Blood for Blood is the sequel to Wolf by Wolf and the end to the duology. This one was almost as much fun as the first, more of the same exciting twists and turns and impossible obstacles. I felt like the heroes were a little slow to figure things out, which is why it’s not the full 5 stars, but the ending was perfect, and I was a very happy reader all the way through. I can’t say more without spoiling Wolf by Wolf, since the premise of this one gives away the ending of the first.
An alternate historical science fiction in which Germany and Japan won World War II and split the eastern hemisphere between them, Wolf by Wolf is the story of a teen girl who was transformed into a shapeshifter in a Nazi concentration camp, escaped, and is now on a mission to kill Hitler. At first glance, I thought, “Haven’t I heard this story before? Lots of times?” But the *way* that this one was told was fierce, relentlessly action packed, intriguing, twisty, and compelling.
The romance was my least favorite part, but the rest is plenty good to make the book well worth reading, and the romance wasn’t done poorly; I just have reservations about it at the conceptual level.
It sounds like I’m saying not to read it, and I definitely am not. It’s really cool: motorcycle races in the desert, secrets, an impossible situation that the main character will probably get herself killed trying to navigate. It’s awesome from beginning to end. One of the best books I read in 2020.
This is a contemporary YA about two teen boys who are trying to make their mark on the world in a rather endearingly floudering teenaged way. I have super mixed feelings on this one. It was poetic and well-written, but it seemed to meander, and I felt much of the time like I wasn’t sure where it was going. Then the ending came out of left field, and I guess that was the point, but . . . it didn’t quite land for me. I was left feeling confused mostly.
I’ve also noticed that verse novels don’t translate well to audiobook, and that’s what this one was. If you like somewhat abstract novels or want books about the experience of being Black in America, this one is a decent representation.
I am finally done reviewing books read in 2019. Not to worry, though! I have read 15 books so far this year and am reading two others. It’s been a little harder to listen to audiobooks due to COVID-19, since now we’re all in closer quarters, and I don’t want to bug my family. I still listen when I’m in the car, when I’m in a room by myself doing dishes or folding laundry, or when I’m out in my garden pulling weeds.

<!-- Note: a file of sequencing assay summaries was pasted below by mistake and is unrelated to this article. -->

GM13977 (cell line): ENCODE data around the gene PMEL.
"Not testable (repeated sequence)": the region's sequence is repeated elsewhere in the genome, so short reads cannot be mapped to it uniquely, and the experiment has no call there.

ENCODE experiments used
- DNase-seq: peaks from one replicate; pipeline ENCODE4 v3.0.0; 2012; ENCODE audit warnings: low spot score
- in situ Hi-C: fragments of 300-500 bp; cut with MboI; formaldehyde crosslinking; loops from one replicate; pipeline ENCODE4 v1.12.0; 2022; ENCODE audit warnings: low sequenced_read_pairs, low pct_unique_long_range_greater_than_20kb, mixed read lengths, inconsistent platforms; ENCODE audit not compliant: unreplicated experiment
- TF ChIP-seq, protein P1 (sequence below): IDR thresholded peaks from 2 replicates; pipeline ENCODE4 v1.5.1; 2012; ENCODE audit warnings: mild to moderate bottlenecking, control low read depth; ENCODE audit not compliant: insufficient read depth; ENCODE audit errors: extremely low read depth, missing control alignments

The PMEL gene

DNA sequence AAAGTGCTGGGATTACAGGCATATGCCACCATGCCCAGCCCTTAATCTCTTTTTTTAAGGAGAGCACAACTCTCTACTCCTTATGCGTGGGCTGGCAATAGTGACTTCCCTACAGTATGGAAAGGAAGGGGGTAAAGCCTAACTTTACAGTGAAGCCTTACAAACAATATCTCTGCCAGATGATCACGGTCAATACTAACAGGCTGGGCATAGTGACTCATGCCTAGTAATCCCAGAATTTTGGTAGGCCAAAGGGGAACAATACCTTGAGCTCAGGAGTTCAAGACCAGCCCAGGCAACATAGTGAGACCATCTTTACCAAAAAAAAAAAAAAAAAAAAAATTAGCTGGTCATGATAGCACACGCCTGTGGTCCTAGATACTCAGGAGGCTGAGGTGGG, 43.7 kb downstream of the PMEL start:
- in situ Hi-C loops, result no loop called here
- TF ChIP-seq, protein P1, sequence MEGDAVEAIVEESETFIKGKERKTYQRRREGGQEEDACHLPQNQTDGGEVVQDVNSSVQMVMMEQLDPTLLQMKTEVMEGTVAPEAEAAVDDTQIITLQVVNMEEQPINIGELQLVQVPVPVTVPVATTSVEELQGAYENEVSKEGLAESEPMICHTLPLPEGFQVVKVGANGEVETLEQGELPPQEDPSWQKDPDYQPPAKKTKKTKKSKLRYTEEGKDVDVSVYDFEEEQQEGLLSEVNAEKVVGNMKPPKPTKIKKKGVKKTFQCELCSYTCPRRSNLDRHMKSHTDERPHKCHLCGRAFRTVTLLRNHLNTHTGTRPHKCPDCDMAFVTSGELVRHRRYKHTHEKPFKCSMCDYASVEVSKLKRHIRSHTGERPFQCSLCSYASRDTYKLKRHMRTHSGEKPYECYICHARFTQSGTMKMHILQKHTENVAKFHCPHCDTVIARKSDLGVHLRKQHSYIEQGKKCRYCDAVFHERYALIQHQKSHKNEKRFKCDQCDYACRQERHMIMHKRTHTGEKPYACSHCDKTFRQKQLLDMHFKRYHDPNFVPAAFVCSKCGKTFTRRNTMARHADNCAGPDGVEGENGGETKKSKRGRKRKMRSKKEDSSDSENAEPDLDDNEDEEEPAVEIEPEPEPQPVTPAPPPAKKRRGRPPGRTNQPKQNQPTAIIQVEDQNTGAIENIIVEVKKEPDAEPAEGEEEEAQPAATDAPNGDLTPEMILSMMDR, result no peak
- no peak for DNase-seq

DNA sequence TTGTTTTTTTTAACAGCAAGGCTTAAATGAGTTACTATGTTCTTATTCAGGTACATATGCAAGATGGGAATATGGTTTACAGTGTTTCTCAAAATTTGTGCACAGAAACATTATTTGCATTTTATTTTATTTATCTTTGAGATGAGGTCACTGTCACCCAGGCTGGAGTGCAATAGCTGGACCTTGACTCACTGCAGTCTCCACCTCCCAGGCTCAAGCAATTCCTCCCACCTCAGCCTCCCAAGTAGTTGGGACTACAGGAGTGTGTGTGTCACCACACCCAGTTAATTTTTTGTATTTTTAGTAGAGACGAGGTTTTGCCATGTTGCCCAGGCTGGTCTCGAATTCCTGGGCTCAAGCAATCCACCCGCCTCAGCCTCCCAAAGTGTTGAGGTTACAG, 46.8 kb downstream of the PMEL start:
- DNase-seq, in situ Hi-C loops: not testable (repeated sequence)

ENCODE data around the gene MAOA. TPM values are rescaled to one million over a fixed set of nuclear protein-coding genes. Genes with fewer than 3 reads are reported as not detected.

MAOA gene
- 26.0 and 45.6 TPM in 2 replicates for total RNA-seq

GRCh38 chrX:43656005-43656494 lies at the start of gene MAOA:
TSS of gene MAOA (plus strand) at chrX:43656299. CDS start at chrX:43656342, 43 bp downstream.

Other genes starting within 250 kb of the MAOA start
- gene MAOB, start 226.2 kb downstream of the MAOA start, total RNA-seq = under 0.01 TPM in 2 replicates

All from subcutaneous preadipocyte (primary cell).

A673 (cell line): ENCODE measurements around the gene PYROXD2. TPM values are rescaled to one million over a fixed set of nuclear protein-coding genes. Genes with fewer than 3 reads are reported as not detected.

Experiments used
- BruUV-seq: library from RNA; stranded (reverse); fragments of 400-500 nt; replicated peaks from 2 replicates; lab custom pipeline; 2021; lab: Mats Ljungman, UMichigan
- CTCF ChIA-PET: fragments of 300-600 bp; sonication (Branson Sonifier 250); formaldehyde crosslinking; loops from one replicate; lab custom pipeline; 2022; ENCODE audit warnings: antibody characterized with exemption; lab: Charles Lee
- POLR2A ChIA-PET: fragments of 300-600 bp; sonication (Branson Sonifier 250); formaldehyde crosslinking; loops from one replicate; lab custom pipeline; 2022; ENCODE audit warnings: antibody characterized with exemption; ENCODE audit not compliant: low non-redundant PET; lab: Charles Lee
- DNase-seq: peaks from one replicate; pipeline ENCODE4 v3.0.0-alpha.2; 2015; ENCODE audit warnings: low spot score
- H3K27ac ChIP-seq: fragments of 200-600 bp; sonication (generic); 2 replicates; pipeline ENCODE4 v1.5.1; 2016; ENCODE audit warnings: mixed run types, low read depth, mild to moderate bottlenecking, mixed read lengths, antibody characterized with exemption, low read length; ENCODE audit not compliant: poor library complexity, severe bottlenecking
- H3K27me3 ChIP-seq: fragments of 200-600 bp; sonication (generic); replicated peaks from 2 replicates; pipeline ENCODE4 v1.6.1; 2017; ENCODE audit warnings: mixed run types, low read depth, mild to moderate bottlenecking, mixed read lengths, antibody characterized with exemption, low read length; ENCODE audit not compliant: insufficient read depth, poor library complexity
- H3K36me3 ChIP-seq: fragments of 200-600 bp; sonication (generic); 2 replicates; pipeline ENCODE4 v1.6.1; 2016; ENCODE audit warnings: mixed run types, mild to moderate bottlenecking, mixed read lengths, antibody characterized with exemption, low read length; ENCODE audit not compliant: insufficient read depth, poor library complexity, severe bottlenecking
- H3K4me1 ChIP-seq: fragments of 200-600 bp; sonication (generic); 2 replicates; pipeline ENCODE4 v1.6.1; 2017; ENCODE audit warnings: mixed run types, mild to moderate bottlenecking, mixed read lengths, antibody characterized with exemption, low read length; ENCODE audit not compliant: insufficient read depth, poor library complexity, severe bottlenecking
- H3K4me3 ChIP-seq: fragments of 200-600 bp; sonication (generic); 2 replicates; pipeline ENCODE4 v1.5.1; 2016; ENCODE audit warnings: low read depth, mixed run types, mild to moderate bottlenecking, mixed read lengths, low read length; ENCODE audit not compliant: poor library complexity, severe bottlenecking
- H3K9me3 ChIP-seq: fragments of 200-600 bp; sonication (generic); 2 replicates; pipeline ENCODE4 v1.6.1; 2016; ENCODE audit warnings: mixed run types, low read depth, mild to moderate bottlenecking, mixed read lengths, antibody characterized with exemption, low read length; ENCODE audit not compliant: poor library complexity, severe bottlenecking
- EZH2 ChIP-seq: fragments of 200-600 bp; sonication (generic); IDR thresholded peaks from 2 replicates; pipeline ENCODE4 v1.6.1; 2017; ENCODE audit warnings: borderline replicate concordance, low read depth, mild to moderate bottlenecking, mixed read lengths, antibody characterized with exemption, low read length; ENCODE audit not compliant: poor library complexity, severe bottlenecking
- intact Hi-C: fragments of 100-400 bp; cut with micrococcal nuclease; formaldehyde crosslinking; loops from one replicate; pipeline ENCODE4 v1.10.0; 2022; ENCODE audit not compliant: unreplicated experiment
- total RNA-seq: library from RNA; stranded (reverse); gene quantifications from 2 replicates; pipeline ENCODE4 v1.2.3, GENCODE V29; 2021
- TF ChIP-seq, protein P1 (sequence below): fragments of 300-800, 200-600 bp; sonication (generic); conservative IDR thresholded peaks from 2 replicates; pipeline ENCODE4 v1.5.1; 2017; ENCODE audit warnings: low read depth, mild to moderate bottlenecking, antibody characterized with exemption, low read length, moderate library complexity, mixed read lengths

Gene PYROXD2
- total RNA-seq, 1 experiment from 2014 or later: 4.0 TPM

I have said before that I generally don’t review books that I don’t finish, since I don’t feel like I’ve given them a fair shake. But sometimes I have so many thoughts about a book, or I think it’s good but not for me, that I have to share them anyway.
Two books that fit in this category are Percy Jackson: The Lightning Thief and The Light between Worlds.
First, Percy Jackson. It’s so popular that I felt obligated to give it a try, at least so I could know what it was all about. From the beginning I knew exactly what it was that kids liked about it. Percy’s voice is snarky, funny, perfectly middle grade. The plot clipped along, and Percy was always an active player in it. So far so good.
But there were things about it that MAJORLY annoyed me, to the point where even though I was mostly enjoying the book, I had to put it down. One was the premise that Olympus moves to where the center of human advancement is. This really rubbed me the wrong way, to say that Greece was the pinnacle of humanity at the time, when China, Egypt, and the Mayans gave the Greeks a run for their money in 800-700 BC.
I was also annoyed with the fact that Percy was dealt a HUGE blow early in the book and then got swept up in mysteries and adventures and barely processed it for more than a few pages. That rang false to me.
And when all the adults in Percy’s life basically told him, “Yeah, we have big secrets, but we’re not going to tell you for reasons,” I got bored.
Abandoned a little over a quarter of the way in.
The Light Between Worlds is an entirely different story. The premise is that two sisters have come back from a world like Narnia and are adapting to normal life, each in her own way. One sister is really, really struggling. Nothing seems to matter. She can’t connect with people who don’t know what she’s been through, and she lives in memory most of the time. The other sister is doing better but almost going too far the other direction, with university, makeup, young men, etc.
Honestly, it was beautifully written. But I read it in the fall, and I tend to struggle with seasonal blues in the fall, and it was just so, so depressing. I think that’s what Laura Weymouth was going for (an honest look at depression). But I couldn’t do it at that time. Abandoned at about the 2/3 mark.
This was book 2 on my read-YA-science-fiction-with-male-protagonists list, and it did not disappoint. It did remind me in feel of the Illuminae Files series, so if you like that, maybe check this out. And if you don’t like that, then maybe this won’t be for you either.
Is this book going to change the world? Absolutely not. Was the romance swoony and believable? Oh yes. I loved watching the two leads gradually increasing in respect for one another, which slowly developed into love. The plot also kept surprising me, and a series of twists blew my mind.
It’s fun science fiction and fun romance. The YA voice is just right. I’m not sure it would be the sort of thing my 13 year old son would love at this moment in his life, but maybe it would be. Who knows?
There is a pretty tame sex scene, so I guess parents should know about that.